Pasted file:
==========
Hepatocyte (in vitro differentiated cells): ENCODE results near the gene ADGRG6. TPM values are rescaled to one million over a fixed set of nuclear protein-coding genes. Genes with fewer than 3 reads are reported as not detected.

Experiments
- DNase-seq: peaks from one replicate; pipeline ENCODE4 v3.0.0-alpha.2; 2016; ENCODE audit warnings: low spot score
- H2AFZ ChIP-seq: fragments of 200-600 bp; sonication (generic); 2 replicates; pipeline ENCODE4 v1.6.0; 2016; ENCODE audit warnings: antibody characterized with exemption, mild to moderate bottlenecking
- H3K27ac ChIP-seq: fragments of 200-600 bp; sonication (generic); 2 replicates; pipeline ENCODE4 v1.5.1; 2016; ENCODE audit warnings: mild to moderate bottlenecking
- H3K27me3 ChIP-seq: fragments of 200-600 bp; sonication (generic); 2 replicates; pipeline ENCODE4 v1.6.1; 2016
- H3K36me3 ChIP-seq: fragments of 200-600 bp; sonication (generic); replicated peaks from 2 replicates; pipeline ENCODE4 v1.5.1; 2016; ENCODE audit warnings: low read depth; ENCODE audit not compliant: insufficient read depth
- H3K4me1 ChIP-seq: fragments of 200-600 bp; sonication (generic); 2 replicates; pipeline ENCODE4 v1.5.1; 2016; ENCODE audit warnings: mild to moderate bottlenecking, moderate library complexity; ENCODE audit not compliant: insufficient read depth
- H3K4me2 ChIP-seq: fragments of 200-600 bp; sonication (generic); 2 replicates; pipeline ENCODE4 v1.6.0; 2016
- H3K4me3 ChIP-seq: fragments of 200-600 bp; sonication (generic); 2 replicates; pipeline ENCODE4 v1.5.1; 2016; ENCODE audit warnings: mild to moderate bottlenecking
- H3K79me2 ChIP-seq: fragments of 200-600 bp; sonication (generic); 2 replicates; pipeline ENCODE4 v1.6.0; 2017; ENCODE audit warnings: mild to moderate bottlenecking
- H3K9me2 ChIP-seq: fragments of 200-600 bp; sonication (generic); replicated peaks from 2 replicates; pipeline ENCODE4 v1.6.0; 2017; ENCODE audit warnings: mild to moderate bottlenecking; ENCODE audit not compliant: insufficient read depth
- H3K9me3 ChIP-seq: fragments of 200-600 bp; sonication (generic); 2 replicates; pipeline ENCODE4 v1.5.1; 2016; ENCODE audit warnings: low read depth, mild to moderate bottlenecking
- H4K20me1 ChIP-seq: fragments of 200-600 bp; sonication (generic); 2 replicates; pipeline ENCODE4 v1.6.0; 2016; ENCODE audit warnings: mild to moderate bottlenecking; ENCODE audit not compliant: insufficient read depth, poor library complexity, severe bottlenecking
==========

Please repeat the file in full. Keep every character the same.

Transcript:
Hepatocyte (in vitro differentiated cells): ENCODE results near the gene ADGRG6. TPM values are rescaled to one million over a fixed set of nuclear protein-coding genes. Genes with fewer than 3 reads are reported as not detected.

Experiments
- DNase-seq: peaks from one replicate; pipeline ENCODE4 v3.0.0-alpha.2; 2016; ENCODE audit warnings: low spot score
- H2AFZ ChIP-seq: fragments of 200-600 bp; sonication (generic); 2 replicates; pipeline ENCODE4 v1.6.0; 2016; ENCODE audit warnings: antibody characterized with exemption, mild to moderate bottlenecking
- H3K27ac ChIP-seq: fragments of 200-600 bp; sonication (generic); 2 replicates; pipeline ENCODE4 v1.5.1; 2016; ENCODE audit warnings: mild to moderate bottlenecking
- H3K27me3 ChIP-seq: fragments of 200-600 bp; sonication (generic); 2 replicates; pipeline ENCODE4 v1.6.1; 2016
- H3K36me3 ChIP-seq: fragments of 200-600 bp; sonication (generic); replicated peaks from 2 replicates; pipeline ENCODE4 v1.5.1; 2016; ENCODE audit warnings: low read depth; ENCODE audit not compliant: insufficient read depth
- H3K4me1 ChIP-seq: fragments of 200-600 bp; sonication (generic); 2 replicates; pipeline ENCODE4 v1.5.1; 2016; ENCODE audit warnings: mild to moderate bottlenecking, moderate library complexity; ENCODE audit not compliant: insufficient read depth
- H3K4me2 ChIP-seq: fragments of 200-600 bp; sonication (generic); 2 replicates; pipeline ENCODE4 v1.6.0; 2016
- H3K4me3 ChIP-seq: fragments of 200-600 bp; sonication (generic); 2 replicates; pipeline ENCODE4 v1.5.1; 2016; ENCODE audit warnings: mild to moderate bottlenecking
- H3K79me2 ChIP-seq: fragments of 200-600 bp; sonication (generic); 2 replicates; pipeline ENCODE4 v1.6.0; 2017; ENCODE audit warnings: mild to moderate bottlenecking
- H3K9me2 ChIP-seq: fragments of 200-600 bp; sonication (generic); replicated peaks from 2 replicates; pipeline ENCODE4 v1.6.0; 2017; ENCODE audit warnings: mild to moderate bottlenecking; ENCODE audit not compliant: insufficient read depth
- H3K9me3 ChIP-seq: fragments of 200-600 bp; sonication (generic); 2 replicates; pipeline ENCODE4 v1.5.1; 2016; ENCODE audit warnings: low read depth, mild to moderate bottlenecking
- H4K20me1 ChIP-seq: fragments of 200-600 bp; sonication (generic); 2 replicates; pipeline ENCODE4 v1.6.0; 2016; ENCODE audit warnings: mild to moderate bottlenecking; ENCODE audit not compliant: insufficient read depth, poor library complexity, severe bottlenecking